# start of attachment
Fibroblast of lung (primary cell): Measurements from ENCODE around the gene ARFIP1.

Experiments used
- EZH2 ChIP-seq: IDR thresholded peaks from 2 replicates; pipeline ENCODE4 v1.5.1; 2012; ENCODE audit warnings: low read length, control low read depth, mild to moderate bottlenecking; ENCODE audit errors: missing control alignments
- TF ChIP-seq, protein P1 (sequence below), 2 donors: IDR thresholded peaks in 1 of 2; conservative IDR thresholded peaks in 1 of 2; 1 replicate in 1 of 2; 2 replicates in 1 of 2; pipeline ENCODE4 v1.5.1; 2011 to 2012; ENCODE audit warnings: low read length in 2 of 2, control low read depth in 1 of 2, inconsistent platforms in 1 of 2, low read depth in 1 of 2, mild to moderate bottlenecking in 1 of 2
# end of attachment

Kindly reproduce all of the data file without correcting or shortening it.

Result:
Fibroblast of lung (primary cell): Measurements from ENCODE around the gene ARFIP1.

Experiments used
- EZH2 ChIP-seq: IDR thresholded peaks from 2 replicates; pipeline ENCODE4 v1.5.1; 2012; ENCODE audit warnings: low read length, control low read depth, mild to moderate bottlenecking; ENCODE audit errors: missing control alignments
- TF ChIP-seq, protein P1 (sequence below), 2 donors: IDR thresholded peaks in 1 of 2; conservative IDR thresholded peaks in 1 of 2; 1 replicate in 1 of 2; 2 replicates in 1 of 2; pipeline ENCODE4 v1.5.1; 2011 to 2012; ENCODE audit warnings: low read length in 2 of 2, control low read depth in 1 of 2, inconsistent platforms in 1 of 2, low read depth in 1 of 2, mild to moderate bottlenecking in 1 of 2